Efficient seismic imaging with the double plane wave data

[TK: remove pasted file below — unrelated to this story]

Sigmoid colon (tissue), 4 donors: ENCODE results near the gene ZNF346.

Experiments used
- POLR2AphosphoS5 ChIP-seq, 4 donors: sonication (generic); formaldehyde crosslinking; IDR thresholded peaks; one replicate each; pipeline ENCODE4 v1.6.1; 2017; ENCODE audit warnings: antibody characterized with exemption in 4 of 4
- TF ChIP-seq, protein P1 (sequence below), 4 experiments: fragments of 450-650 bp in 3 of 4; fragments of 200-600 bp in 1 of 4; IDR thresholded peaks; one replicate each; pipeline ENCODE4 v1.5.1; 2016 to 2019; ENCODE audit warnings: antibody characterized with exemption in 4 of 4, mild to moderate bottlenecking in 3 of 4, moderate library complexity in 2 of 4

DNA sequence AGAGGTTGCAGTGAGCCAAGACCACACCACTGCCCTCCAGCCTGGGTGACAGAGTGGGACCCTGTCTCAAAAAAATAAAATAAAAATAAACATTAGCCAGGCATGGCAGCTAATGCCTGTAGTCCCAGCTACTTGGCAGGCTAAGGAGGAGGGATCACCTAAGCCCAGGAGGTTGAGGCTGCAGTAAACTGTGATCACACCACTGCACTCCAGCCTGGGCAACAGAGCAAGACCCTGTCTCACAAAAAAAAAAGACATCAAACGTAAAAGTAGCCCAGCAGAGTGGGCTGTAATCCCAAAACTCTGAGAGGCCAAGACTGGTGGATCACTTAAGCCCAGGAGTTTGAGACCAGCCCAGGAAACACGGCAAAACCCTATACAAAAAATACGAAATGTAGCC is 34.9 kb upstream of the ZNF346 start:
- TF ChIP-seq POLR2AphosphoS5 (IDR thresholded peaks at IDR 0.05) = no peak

Seismic imaging is critical in providing the image of the Earth’s subsurface, and it plays an important role in hydrocarbon explorations. Obtaining high resolution images with accurate reflectivities and accurate positions of subsurface structures is the goal for exploration geophysicists. Reverse time migration (RTM), which solves the two-way wave equation, can resolve all wavefield propagation phenomena. In geologically complex regions, RTM has been proven to outperform other imaging methods in correctly revealing the subsurface structures. However, implementing the traditional pre-stack shot profile RTM is computationally expensive. Time consuming wavefield propagation processes need to be performed for each shot gather to obtain high resolution images. The traditional RTM can become extremely expensive with increasing shot numbers. In this dissertation, I focus on improving the migration efficiency of the RTM using the double plane wave (DPW) data, which are the fully decomposed plane wave data. Three RTM methods are developed to migrate the DPW data, all of which can improve the migration efficiency comparing to the traditional shot profile RTM. Two of the methods utilize the adjoint state method, and they are known as the time domain DPW-based RTM and the frequency domain DPW-based RTM. A third migration method using the DPW data is derived under the Born approximation. This method employs the frequency domain plane wave Green’s functions for imaging, and it is named as frequency domain DPW RTM. Among the three proposed RTM methods, the frequency domain DPW RTM is the most efficient. Comparing to the traditional shot profile pre-stack RTM, the frequency domain DPW RTM can increase migration efficiency of RTM by an order of magnitude, making the frequency domain DPW RTM a preferable option for migrating large seismic datasets. All of the three proposed migration methods can image subsurface structures with given dips, which makes them target-oriented imaging methods. The proposed methods are beneficial to migration velocity analysis. To improve the resolution of migration results, a least squares RTM method using the DPW data is proposed. A Born modeling operator that predict the DPW data at the surface and its adjoint operator, which is a migration operator, are derived to implement the least squares RTM. Both of the operators require only a limited number of plane wave Green’s functions for the modeling and the migration processes. The proposed least squares RTM substantially increases the efficiency of the least squares migration. In the DPW domain, the applicability of the reciprocity principle is also investigated. The reciprocity principle can be applied to the seismic data that are processed with proper seismic processing flow. Utilizing the reciprocity principle, a DPW dataset transformed from one-sided shot gathers can approximate a DPW dataset transformed from split-spread shot gathers. Therefore, I suggest that one-sided acquisition geometries should be extended to the largest possible offsets, and the reciprocity principle should be invoked to improve subsurface illumination. Migration efficiency can be further improved with the help of the reciprocity principle.